Contrary to what social control theory suggest by assuming all children are inherently antisocial although effective parenting can teach children to control themselves, social learning theory suggest that children are not inherently good or bad, but acquire their social tendencies on how they react with others in their environment (Simons, Simons, & Wallace, 2004, p. 33). Albert Bandura suggests that vicarious learning is the process of learning by observing others actions rather than learning from one’s own experiences. “Vicarious learning involves taking note of the consequences that follow when people engage in various actions” (Simons, Simons, & Wallace, 2004, p. 44). Individuals can learn both positive and negative behavior through vicarious learning.

Vicarious learning does not have to be only learned by observing others but also can be learned through watching movies and television, reading books and magazines, or by listening to stories of situations that other people have experienced (Simons, Simons, & Wallace, 2004, p. 44). People tend to look at other people around their own age, race, and gender and see what type of specific results they achieve from specific actions. People also have roles models or persons they respect for one reason or another and tend to emulate these people to try to get desired results. Vicarious learning is not just about copying what these role models or peers do, but taking into account the results. The desired results are sought-after by imitating the actions one took to get there while the undesired results are discarded. It is a process and not just an all inclusive to copy every action of another (Simons, Simons, & Wallace, 2004, p. 45). Bandura (1977, 1986) argues that vicarious learning does not just involve learning about the consequences of various discrete actions.

Rather individuals induce underlying rules regarding the types of behaviors rewarded versus those that are punished. Bandura refers to this process as “abstract modeling.” Based on watching a variety of people acting in various situations, an individual can extract general rules that summarize the contingencies that appear to be principles, to formulate his or her own plans of action (Simons, Simons, & Wallace, 2004, p. 45). This must be taken a step further and not only observe the action but also be able to retain the information require to replicate the action to reach the desired result. Children have roles models and people they look up too and try to emulate what these roles models do. These role models can be parents, teachers, movie stars, or other children. Children engage in the same type of behavior of the role model to get a desired result. If the child sees a parent take money from another parent’s purse or wallet when the other spouse is not around, the child might try that in the future because he or she can get the desired result of possessing more money.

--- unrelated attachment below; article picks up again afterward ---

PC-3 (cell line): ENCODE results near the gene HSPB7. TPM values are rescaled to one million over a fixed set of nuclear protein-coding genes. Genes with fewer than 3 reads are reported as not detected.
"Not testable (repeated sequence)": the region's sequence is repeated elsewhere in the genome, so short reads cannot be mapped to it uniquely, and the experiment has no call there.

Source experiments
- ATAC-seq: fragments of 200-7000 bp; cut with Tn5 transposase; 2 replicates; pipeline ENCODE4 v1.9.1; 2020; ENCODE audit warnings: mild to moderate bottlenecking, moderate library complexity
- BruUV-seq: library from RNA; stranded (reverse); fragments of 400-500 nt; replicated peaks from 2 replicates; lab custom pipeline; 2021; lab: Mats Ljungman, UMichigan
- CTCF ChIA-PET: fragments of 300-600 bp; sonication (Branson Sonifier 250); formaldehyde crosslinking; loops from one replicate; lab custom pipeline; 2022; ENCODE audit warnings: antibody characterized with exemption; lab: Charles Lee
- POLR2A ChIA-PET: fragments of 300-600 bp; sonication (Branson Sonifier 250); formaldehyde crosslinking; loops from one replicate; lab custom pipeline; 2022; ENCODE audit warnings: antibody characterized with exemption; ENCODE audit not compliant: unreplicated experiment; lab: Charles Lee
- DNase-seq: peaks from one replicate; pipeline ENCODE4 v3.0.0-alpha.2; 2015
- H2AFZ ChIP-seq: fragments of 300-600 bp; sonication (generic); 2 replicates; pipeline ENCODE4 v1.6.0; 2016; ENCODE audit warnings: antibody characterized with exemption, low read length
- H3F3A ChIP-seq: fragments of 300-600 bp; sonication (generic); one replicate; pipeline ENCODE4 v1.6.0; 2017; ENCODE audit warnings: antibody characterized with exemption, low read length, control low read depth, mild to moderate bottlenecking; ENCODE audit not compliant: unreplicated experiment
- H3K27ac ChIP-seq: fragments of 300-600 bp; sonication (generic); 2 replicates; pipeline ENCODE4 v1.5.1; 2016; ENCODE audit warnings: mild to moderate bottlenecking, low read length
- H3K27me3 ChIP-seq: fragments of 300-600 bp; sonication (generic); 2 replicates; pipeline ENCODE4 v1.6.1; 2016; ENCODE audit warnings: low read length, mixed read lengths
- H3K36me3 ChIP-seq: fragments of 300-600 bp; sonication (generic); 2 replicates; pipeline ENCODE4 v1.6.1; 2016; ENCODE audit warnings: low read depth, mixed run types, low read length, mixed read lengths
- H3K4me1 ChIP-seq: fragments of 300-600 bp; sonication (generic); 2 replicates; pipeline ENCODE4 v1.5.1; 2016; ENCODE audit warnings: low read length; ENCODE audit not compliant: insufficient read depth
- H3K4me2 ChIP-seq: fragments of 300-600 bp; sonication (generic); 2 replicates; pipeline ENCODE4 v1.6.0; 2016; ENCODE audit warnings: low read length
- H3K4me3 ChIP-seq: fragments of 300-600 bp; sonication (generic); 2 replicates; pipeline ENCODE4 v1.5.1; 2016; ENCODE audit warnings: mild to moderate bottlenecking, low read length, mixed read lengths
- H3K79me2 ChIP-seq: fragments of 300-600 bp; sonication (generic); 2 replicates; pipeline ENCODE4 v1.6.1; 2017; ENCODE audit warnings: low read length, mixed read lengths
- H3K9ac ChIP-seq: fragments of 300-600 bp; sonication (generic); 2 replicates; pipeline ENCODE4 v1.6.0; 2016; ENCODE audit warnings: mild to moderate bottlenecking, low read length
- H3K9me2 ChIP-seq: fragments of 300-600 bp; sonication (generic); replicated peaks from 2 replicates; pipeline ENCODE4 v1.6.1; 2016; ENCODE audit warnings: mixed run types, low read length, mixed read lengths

If a child sees another child acting as a bully, vandalizing property, or smoking, he or she might try it because other children think it is cool. A child might see a parent missed work because of a hangover and think that nothing happened to the parent and copy this to miss work later in life. What the child did not see in these instances was that the other parent got mad about the missing money, when the child got in trouble for getting caught being the bully, vandal, or smoker, or when the parent did not get the raise or promotion because he or she skipped work. If the child does see the results of the wrongdoing in these cases and decides it is not worth the punishment for the possible reward he or she may decide not to imitate the action. This is the power of vicarious learning in that an individual has the choice to adopt his or he behavior to reach desired outcomes and discard actions that led to undesired outcomes.

In conclusion, social control theory suggests when an individual fails to form or loses his or her bonds to society in the form of attachments, that the individual will become delinquent. This does not explain how many people missing the suggested key attachments to society; commitments, aspirations, or involvements with society, go on to lead criminal free lives. Social learning theory through the form of vicarious learning is a more proven and more acceptable as the dominant of the two theories. Every day children learn from parents and peers, and students from teachers. People see what others do and how they are treated for their actions and make a choice if that is how they want to be treated. If it is they try to imitate the actions to get the same or better results, if not, they simply choose not to participate in those actions.

Akers, R. L. (1990). Rational Choice, Deterrence, and Social Learning Theory: The Path Not Taken. Journal of Criminal Law and Criminology. 81(3), 653-676. Bandura, A. (1977). Social learning theory. Englewood Cliffs, NJ: Prentice-Hall. Bandura, A. (1986). Social foundations of thought and action: A social cognitive theory. Englewood Cliffs, NJ: Prentice-Hall. Hirschi, T. & Gottfredson, M. (1993). Commentary: Testing the General Theory of Crime. Journal of Research in Crime and Delinquency, 30. 47-54. Simons, R. L., Simons, L. G., & Wallace, L. E. (2004). Families, Delinquency and Crime: Linking Society’s most Basic Institution to Antisocial Behavior. Los Angeles, CA: Roxbury Publishing.

Updated: Jul 06, 2022
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Social Control Theory vs. Social Learning Theory. (2016, Mar 25). Retrieved from

Social Control Theory vs. Social Learning Theory essay